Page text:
James T. Fields

Portrait photography of James Thomas Fields

Dublin Core


James T. Fields


Fields, James Thomas, 1817-1881
Atlantic Monthly


James T. Fields is immensely influential as an editor and publisher in the late nineteenth century. William Ticknor is his business partner and Ticknor & Fields purchase The Atlantic Monthly in 1859. James is an editor from 1861-71 (successor: William Dean Howells). He marries writer Annie Fields in 1854. (Among the important authors publishing their work in The Atlantic Monthly is Sarah Orne Jewett. After James T. Fields' death in 1881, Annie Fields is living with Jewett until her death in 1909.)
Charlotte Cushman frequently exchanges letters with the Fields starting in 1860s. Their friendship with Charlotte Cushman is particularly interesting for the 1860s and 1870s, when Cushman relies on her friendship with the Fields to meet new people in Europe or to foster connections to newspapers and magazines in the US. In 1871, for instance, Cushman asks Annie Fields for James Fields to publish a comment in her favor in the [Boston Daily?] Advertiser or [Boston Daily?] Evening Transcript. Their letters, however, do not only offer insights into business matters. Charlotte Cushman regularly mentions both Emmas, Crow and Stebbins, when writing to the Fields, which suggest a certain relationship of intimacy and trust with the married couple.
James Fields is part of the Dante Club, a gathering of literary men including Henry James and W.D Howells. Together the Fields occupy the center of Boston's literary life.



Person Item Type Metadata

Birth Date



Portsmouth, New Hampshire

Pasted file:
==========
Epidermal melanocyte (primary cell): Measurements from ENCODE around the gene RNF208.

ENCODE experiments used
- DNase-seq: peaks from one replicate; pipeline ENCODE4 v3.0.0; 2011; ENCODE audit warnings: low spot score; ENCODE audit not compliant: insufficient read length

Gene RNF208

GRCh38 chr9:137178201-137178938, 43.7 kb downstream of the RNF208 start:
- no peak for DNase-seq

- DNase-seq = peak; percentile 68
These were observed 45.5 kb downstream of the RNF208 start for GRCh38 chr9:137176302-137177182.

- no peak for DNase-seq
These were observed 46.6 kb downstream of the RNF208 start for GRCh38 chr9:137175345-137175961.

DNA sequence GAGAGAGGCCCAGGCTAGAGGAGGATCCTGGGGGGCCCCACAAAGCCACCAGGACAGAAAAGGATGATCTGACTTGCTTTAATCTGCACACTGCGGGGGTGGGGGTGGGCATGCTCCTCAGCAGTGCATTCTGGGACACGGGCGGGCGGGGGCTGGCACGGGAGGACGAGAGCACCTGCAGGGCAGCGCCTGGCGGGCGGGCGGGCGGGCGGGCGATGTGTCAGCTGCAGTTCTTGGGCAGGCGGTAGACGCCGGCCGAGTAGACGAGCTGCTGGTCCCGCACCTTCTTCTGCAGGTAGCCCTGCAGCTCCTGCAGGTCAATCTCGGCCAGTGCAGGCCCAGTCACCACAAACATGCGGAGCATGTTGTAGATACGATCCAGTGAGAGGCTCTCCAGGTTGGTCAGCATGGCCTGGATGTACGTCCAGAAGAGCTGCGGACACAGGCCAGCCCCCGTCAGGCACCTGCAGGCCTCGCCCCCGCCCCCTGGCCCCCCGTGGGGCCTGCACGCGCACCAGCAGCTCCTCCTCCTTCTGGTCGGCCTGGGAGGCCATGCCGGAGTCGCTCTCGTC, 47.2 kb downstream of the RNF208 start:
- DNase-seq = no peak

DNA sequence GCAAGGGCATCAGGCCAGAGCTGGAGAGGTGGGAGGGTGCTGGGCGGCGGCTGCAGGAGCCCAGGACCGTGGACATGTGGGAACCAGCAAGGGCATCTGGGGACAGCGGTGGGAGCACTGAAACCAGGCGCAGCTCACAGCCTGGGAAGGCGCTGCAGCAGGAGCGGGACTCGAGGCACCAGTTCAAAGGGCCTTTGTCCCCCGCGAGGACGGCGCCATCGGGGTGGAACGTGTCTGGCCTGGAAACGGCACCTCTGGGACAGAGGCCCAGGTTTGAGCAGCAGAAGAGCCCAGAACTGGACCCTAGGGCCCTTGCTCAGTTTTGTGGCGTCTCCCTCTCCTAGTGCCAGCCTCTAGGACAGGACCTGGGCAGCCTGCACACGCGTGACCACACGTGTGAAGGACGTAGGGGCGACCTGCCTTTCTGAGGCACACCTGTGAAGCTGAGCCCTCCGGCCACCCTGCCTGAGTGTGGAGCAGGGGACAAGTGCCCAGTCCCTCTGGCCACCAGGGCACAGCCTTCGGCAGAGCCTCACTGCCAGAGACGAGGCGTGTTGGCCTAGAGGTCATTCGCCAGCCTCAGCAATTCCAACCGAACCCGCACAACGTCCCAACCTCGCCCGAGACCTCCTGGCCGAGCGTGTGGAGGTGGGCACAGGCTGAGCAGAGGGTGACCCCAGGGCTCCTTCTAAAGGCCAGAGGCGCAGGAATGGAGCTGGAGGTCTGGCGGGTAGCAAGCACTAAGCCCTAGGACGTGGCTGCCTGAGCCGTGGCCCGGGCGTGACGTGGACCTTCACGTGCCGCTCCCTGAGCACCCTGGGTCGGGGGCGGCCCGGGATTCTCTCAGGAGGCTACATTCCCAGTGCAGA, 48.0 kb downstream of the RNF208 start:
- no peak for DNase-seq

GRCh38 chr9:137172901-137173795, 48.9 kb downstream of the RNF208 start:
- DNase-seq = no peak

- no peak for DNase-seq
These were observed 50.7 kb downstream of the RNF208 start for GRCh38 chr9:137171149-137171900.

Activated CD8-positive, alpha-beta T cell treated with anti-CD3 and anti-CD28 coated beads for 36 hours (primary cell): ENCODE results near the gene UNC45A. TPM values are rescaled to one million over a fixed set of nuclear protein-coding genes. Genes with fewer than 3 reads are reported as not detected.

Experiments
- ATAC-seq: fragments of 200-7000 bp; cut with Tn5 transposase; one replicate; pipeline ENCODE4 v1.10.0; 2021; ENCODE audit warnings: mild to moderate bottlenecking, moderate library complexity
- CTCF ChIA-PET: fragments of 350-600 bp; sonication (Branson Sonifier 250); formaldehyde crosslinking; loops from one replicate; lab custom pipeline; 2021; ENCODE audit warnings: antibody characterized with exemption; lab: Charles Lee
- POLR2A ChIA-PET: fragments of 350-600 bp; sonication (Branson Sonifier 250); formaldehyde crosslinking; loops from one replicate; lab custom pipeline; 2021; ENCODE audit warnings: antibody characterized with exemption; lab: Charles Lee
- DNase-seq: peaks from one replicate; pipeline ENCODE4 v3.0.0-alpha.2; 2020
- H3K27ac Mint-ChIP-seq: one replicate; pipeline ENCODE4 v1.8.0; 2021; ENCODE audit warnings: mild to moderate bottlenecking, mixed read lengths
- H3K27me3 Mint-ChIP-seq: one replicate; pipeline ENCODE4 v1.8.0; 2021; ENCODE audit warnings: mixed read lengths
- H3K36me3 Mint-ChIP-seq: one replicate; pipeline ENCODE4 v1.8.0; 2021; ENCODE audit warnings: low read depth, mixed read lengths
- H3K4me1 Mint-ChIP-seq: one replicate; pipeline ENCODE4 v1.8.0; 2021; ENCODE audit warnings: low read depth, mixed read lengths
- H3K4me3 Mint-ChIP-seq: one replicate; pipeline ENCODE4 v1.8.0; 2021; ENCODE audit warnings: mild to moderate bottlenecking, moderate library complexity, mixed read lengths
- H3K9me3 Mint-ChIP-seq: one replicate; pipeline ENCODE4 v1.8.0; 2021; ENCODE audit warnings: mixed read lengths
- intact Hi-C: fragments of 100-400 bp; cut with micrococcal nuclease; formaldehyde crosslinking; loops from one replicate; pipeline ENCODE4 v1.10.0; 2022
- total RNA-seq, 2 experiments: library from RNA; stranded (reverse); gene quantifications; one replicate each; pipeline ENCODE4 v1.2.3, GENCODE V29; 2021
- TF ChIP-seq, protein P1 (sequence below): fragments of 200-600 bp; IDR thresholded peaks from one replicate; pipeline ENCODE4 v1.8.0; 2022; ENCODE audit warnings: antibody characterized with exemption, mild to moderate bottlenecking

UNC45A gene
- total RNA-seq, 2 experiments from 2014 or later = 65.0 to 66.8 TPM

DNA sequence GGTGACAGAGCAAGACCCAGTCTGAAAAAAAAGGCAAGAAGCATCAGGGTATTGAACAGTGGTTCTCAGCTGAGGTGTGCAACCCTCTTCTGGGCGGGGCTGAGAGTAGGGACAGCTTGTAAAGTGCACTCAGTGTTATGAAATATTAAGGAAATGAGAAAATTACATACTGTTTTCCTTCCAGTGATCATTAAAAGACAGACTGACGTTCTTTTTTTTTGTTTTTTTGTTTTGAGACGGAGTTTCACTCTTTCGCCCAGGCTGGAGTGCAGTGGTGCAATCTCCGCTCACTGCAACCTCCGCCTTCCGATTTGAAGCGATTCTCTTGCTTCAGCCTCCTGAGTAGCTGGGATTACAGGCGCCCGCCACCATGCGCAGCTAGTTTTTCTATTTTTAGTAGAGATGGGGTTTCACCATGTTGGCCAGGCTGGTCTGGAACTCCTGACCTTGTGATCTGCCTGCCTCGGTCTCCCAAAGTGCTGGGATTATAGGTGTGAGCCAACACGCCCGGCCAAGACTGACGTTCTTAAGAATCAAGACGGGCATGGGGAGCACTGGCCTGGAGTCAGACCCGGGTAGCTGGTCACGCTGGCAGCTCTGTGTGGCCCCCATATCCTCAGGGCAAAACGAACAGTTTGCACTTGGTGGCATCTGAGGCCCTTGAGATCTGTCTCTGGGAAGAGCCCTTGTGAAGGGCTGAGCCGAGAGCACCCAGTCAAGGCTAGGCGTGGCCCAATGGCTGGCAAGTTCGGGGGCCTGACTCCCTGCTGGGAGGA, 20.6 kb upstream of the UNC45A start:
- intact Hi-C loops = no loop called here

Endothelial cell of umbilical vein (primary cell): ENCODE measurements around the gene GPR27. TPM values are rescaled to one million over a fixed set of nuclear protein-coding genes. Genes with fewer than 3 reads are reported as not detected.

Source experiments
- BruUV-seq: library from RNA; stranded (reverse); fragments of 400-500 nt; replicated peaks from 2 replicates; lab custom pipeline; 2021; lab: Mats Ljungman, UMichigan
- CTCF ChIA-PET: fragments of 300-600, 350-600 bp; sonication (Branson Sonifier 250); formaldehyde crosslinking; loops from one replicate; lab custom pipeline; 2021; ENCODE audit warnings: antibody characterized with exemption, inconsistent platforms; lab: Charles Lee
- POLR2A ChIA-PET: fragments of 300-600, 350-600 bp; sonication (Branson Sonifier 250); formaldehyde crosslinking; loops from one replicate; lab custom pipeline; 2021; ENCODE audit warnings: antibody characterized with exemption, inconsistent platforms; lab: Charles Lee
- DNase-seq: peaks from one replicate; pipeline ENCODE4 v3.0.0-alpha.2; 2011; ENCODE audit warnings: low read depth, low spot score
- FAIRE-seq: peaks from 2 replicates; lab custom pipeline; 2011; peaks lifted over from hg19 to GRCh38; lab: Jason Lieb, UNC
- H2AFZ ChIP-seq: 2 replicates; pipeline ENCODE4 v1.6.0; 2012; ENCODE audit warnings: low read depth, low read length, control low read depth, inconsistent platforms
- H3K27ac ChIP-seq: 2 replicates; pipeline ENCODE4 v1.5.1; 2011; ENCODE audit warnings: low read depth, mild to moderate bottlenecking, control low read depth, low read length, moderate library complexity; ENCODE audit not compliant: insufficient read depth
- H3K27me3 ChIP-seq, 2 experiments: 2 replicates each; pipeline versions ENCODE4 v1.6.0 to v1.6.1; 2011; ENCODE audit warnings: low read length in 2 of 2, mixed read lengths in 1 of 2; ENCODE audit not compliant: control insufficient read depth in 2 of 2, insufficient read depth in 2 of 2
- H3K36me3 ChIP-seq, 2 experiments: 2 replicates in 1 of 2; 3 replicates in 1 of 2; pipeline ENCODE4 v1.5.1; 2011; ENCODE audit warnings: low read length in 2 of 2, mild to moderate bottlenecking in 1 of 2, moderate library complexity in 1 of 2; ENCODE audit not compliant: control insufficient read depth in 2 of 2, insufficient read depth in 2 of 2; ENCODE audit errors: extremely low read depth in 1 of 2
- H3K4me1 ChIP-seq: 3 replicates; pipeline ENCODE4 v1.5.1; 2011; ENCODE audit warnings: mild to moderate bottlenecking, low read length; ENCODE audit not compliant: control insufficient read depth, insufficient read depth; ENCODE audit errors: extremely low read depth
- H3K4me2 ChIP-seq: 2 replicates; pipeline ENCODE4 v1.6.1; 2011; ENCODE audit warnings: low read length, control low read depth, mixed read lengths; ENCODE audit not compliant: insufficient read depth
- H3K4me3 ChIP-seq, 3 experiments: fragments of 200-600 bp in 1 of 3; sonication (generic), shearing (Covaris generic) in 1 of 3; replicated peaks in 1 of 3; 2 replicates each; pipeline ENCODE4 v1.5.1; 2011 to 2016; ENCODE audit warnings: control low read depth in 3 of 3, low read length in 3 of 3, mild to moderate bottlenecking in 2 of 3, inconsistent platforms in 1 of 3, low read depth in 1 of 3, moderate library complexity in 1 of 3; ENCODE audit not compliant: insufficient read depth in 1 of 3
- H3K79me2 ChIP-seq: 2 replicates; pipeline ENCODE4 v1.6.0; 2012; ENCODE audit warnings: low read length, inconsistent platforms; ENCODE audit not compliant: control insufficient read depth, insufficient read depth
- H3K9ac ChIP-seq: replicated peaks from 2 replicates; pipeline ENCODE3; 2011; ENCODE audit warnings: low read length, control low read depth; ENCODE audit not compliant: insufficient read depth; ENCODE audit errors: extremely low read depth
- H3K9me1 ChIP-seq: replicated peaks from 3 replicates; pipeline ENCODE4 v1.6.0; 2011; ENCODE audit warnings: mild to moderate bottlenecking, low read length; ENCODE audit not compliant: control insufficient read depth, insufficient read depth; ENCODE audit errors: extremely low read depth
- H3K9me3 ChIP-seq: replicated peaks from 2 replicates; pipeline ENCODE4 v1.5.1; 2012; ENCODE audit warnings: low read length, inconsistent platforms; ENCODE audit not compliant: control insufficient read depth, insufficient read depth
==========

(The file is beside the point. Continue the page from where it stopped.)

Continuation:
Death Date






Secondary Texts: Comments

In May 1861, James Fields asked Charlotte Cushman for a loan on behalf of Fields & Ticknor (Leech 309; CCP 11:3293).

Gollin evaluates Fields role for the Atlantic:
"Ticknor had purchased the Atlantic Monthly on 20 October 1859 while the Fieldses were in Paris, "though of course not without correspondence and consultation." The 'Magazine of Literature, Art, and Politics' had then been in existence for two years, edited by James Russell Lowell and widely respected as a serious if essentially regional publication with high literary and moral standards. But its circulation has remained relatively low, the publishers Phillips, Sampson & Co. went bankrupt, and the bid Ticknor was cajoled into making turned out to be the only one. EVen before returning to America, Fields as the firm's "literary partner" undertook to increase the magazine's circulation by soliciting lively manuscripts from well-established writers as well as neophytes. He urged Sophia and Nathanial Hawthorne to submit manuscripts, for example, and welcomed Stowe's promise of a new story. By the time Fields replaced Lowell as editor in the summer of 1861, the Atlantic had become the country's most prestigious and most influential literary periodical."
Gollin also sketches James's political agenda: "Because one of his goals as Atlantic editor was to advance the liberal political beliefs he and Annie shared with most of their friends, he welcomed manuscripts that sympathetically presented struggles of blacks, native Americans, and the urban poor. […] Once Fields took over [July issue 1861], the magazine became livelier, it began paying its own way, and its sphere of influence soon extended beyond New England to new York, with submissions and subscriptions flowing in from Ohio, California, and even London" (35).

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“James T. Fields,” Archival Gossip Collection, accessed July 19, 2024, https://www.archivalgossip.com/collection/items/show/59.

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